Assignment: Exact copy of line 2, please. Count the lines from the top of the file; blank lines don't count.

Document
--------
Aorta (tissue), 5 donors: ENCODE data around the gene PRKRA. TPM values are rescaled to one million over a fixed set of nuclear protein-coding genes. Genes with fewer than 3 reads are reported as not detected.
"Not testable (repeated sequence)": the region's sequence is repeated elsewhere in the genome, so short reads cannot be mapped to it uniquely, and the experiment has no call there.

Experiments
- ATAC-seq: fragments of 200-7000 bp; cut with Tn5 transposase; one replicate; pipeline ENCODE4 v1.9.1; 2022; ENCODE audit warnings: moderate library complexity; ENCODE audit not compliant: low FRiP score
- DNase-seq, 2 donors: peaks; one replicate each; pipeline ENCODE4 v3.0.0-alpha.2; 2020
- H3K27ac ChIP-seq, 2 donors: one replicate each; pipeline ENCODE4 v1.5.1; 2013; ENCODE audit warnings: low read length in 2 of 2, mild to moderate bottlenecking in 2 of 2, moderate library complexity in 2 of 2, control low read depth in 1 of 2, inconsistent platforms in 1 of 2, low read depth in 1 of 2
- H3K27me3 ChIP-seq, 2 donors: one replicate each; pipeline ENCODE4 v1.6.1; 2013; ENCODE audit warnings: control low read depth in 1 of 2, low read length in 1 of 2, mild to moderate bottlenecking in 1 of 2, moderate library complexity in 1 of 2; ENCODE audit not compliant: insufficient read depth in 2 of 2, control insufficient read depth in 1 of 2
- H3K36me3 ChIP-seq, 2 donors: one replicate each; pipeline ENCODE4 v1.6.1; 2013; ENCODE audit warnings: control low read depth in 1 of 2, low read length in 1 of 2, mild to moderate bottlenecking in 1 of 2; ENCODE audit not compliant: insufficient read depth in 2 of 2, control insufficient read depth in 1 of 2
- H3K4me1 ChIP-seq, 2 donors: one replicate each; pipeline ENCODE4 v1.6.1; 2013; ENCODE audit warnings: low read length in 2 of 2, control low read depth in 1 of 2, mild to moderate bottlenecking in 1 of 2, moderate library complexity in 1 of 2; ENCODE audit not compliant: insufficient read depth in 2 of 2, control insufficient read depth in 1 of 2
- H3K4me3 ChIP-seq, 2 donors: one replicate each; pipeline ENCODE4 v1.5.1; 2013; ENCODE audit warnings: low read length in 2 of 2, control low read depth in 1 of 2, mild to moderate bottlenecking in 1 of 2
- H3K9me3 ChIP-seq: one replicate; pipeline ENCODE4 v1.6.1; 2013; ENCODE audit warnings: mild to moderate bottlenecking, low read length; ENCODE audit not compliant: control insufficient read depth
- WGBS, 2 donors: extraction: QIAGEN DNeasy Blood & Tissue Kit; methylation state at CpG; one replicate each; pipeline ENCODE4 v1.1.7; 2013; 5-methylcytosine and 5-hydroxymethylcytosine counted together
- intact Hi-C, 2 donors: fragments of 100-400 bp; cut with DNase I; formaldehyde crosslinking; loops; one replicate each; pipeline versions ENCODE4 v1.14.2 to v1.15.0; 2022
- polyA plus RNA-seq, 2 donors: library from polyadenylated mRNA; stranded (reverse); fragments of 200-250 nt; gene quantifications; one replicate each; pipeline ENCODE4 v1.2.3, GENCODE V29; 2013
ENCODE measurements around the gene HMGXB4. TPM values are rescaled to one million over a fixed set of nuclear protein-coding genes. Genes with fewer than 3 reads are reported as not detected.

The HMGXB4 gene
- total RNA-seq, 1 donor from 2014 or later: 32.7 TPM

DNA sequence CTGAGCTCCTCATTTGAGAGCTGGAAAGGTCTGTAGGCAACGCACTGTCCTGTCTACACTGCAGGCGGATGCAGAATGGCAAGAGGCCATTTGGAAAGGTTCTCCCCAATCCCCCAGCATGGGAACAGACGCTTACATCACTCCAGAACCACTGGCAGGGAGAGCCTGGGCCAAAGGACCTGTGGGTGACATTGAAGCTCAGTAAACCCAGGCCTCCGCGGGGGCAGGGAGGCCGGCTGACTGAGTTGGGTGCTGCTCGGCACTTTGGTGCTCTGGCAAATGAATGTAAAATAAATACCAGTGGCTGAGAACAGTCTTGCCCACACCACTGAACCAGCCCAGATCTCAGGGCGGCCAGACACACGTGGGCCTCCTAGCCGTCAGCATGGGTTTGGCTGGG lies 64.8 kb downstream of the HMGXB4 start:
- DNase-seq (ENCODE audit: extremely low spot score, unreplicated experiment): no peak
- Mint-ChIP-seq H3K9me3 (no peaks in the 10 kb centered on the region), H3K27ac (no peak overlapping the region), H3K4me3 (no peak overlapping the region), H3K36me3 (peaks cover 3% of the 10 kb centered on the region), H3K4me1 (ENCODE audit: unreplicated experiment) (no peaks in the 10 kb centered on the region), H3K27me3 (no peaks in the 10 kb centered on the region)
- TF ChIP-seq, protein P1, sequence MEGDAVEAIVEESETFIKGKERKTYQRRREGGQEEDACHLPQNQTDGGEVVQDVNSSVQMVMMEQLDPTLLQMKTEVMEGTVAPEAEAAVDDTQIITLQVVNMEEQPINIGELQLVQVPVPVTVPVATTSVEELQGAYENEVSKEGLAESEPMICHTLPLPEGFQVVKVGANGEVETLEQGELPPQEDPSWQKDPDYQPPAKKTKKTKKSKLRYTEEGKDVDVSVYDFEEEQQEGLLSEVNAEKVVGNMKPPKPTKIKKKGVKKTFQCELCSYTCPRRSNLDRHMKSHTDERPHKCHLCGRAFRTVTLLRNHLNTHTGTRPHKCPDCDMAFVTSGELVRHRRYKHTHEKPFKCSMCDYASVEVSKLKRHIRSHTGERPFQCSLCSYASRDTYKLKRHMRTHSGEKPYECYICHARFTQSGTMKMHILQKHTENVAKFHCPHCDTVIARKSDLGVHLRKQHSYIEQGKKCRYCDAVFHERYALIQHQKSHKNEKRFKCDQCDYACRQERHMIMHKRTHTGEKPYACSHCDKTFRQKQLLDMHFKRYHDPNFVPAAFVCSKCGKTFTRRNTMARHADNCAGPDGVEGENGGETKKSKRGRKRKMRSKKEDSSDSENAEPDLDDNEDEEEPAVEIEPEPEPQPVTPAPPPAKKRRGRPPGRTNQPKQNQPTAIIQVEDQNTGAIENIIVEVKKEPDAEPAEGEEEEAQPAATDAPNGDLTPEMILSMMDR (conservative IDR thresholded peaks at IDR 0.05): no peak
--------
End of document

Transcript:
"Not testable (repeated sequence)": the region's sequence is repeated elsewhere in the genome, so short reads cannot be mapped to it uniquely, and the experiment has no call there.